You may think your project is doing something small, but actually the impact can be massive. It’s like dropping a pebble into a still pond. The NHS is a very still pond, and we didn’t just drop a pebble, we dropped a boulder! Those ripples are starting to make change.

What did the Health Foundation as funders add to the process, and what could funders do differently to support more of this kind of work?

The Health Foundation funding was critical. It gave us security, so we could be agitative and creative in how we were doing things. 

It wasn’t just about the money, it was also the support. It was about people understanding what we were trying to do and asking, how can we help you? Co-production isn’t easy, or quick, but it’s necessary. As the proverb goes – if you want to go fast go alone, if you want to go far go together. Our backing from the Health Foundation, the flexibility and understanding, has allowed us to go far. 

We are lucky that our contacts within the Health Foundation are also from marginalised communities. So they understood why what we are doing is so important and the potential impact it could have. 

My advice to funders is, back the underdog. Don’t always go for the people who come to you with the backing of big organisations or lots of data. When it comes to co-production work like this, there may not be the data you want to see, and things won’t always go to plan. But that doesn’t mean it’s not going to be great work. Why doesn’t that data exist? Think about and highlight conscious and unconscious bias. Don’t be afraid of being a part of the necessary change.

October is Black History Month. Can you recommend something for anyone interested in learning more about the contribution of the black community to healthcare in the UK, or to develop their understanding of health inequalities?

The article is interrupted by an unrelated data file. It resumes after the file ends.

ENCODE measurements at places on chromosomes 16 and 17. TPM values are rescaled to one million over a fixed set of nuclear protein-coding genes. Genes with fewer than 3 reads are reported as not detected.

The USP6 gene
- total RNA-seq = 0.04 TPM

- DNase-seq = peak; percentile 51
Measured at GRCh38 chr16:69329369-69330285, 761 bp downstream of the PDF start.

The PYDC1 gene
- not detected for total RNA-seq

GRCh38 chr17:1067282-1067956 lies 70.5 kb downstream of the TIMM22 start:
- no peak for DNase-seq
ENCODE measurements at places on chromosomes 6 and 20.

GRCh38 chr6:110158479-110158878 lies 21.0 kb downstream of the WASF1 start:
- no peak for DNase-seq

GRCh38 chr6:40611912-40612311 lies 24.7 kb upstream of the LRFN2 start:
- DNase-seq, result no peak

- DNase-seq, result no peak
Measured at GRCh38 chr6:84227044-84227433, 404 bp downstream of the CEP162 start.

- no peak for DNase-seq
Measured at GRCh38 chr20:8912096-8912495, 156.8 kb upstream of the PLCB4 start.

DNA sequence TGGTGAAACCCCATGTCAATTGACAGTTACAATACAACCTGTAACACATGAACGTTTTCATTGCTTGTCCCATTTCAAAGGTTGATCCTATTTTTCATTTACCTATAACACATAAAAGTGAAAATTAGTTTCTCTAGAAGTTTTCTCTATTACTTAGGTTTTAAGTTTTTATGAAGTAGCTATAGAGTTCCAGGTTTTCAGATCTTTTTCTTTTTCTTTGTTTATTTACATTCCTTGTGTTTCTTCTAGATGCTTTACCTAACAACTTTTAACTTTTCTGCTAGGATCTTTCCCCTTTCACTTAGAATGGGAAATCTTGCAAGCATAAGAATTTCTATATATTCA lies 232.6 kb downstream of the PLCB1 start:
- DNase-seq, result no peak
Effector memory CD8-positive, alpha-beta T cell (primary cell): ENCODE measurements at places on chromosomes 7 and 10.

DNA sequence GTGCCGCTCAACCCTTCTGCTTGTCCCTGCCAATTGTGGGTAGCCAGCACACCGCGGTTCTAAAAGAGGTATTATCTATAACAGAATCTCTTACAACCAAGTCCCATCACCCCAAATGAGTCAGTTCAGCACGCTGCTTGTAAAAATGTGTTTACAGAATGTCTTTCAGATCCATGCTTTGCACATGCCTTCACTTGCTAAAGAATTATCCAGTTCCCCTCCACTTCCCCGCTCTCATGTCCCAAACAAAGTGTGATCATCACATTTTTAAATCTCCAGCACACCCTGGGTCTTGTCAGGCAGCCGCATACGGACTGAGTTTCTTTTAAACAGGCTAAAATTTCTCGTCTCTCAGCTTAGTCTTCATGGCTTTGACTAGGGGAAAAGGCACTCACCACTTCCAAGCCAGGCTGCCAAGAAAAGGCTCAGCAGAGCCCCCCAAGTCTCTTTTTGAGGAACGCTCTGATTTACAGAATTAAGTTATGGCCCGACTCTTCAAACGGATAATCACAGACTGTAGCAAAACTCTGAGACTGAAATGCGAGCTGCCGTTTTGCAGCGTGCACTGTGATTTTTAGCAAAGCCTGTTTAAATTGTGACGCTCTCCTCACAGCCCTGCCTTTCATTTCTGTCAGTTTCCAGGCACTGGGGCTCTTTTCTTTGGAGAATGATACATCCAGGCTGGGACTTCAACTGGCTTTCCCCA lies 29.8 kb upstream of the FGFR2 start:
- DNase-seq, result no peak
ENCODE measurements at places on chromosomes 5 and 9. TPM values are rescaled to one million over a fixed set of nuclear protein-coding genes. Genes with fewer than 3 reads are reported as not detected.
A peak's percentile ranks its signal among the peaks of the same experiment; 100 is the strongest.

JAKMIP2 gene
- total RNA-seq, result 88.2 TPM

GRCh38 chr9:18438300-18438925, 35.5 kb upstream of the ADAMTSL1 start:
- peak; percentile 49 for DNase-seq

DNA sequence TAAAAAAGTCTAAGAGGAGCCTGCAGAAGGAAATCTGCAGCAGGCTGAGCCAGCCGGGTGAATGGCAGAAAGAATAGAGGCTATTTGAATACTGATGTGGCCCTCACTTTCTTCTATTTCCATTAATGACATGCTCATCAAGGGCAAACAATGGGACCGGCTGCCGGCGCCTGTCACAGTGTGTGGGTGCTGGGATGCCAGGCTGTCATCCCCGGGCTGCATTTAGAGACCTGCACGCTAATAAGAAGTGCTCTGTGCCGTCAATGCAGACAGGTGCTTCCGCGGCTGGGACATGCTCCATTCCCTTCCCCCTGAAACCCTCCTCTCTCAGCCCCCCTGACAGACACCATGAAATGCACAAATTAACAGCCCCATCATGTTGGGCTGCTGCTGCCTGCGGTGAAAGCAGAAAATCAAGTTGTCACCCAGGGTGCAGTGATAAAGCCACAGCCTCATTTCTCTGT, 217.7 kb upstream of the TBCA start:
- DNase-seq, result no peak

A book that’s just been released, called Our stories told by us, is about African women’s contribution to the HIV response in the UK. Black women’s voices are often silenced but what this book tells you is these women are loud, active activists. They are implementing changes that benefit not just black communities, but all communities affected by HIV. 

I’d recommend Divided by Annabelle Sowemimo. It highlights racial bias in medicine across the board and it’s a really important read. 

And for anybody who wants an insight into why Black History Month is important in the UK, read Natives by Akala. It’s a young black man’s perspective on race and the leftover unconscious and conscious bias from being part of an empire. 

My final thought to share would be that Black History Month is a chance for highlighting past, present and future issues and triumphs of our community. But remember that for the visibly marginalised, inequality and inequity is an everyday, all-day issue. 

Many of the people involved with work like this who don’t have lived experience of marginalisation will get to walk away from the issues at the end of the project. Common Ambition Bristol will hopefully have shown us all that walking away like that is not an option for everyone. Many people get involved in community work because they want to make a difference. If you are involved in work with marginalised communities then please take the time to think if what you’re doing is contributing to long lasting, authentic and effective change. If it isn’t, then do what you need to do to make sure that it does.